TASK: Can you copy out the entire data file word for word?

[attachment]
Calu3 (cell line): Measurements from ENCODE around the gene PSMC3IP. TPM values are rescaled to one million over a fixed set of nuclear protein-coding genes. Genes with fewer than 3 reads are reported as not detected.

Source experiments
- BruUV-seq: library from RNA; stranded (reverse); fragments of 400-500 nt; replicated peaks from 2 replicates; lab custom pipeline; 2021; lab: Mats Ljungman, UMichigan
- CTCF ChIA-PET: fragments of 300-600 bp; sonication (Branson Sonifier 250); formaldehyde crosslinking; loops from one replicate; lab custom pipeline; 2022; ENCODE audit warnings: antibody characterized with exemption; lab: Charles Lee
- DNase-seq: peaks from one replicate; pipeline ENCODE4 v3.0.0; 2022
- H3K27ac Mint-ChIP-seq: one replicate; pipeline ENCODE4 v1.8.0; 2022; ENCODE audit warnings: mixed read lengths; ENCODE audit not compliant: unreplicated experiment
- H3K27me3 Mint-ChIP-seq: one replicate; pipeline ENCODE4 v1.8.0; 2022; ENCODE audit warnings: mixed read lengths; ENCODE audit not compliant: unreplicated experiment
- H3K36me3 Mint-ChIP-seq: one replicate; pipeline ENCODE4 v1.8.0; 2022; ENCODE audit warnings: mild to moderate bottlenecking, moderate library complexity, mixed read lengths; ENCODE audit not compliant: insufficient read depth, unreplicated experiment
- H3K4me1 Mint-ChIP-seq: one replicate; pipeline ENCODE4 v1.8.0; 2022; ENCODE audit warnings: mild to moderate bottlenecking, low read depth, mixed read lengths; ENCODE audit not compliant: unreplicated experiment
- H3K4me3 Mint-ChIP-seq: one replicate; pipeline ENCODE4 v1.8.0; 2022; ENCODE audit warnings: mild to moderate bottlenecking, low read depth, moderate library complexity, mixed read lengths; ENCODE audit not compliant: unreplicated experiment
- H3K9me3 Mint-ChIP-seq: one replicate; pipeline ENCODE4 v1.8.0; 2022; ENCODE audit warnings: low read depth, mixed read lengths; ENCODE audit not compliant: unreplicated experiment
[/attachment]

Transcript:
Calu3 (cell line): Measurements from ENCODE around the gene PSMC3IP. TPM values are rescaled to one million over a fixed set of nuclear protein-coding genes. Genes with fewer than 3 reads are reported as not detected.

Source experiments
- BruUV-seq: library from RNA; stranded (reverse); fragments of 400-500 nt; replicated peaks from 2 replicates; lab custom pipeline; 2021; lab: Mats Ljungman, UMichigan
- CTCF ChIA-PET: fragments of 300-600 bp; sonication (Branson Sonifier 250); formaldehyde crosslinking; loops from one replicate; lab custom pipeline; 2022; ENCODE audit warnings: antibody characterized with exemption; lab: Charles Lee
- DNase-seq: peaks from one replicate; pipeline ENCODE4 v3.0.0; 2022
- H3K27ac Mint-ChIP-seq: one replicate; pipeline ENCODE4 v1.8.0; 2022; ENCODE audit warnings: mixed read lengths; ENCODE audit not compliant: unreplicated experiment
- H3K27me3 Mint-ChIP-seq: one replicate; pipeline ENCODE4 v1.8.0; 2022; ENCODE audit warnings: mixed read lengths; ENCODE audit not compliant: unreplicated experiment
- H3K36me3 Mint-ChIP-seq: one replicate; pipeline ENCODE4 v1.8.0; 2022; ENCODE audit warnings: mild to moderate bottlenecking, moderate library complexity, mixed read lengths; ENCODE audit not compliant: insufficient read depth, unreplicated experiment
- H3K4me1 Mint-ChIP-seq: one replicate; pipeline ENCODE4 v1.8.0; 2022; ENCODE audit warnings: mild to moderate bottlenecking, low read depth, mixed read lengths; ENCODE audit not compliant: unreplicated experiment
- H3K4me3 Mint-ChIP-seq: one replicate; pipeline ENCODE4 v1.8.0; 2022; ENCODE audit warnings: mild to moderate bottlenecking, low read depth, moderate library complexity, mixed read lengths; ENCODE audit not compliant: unreplicated experiment
- H3K9me3 Mint-ChIP-seq: one replicate; pipeline ENCODE4 v1.8.0; 2022; ENCODE audit warnings: low read depth, mixed read lengths; ENCODE audit not compliant: unreplicated experiment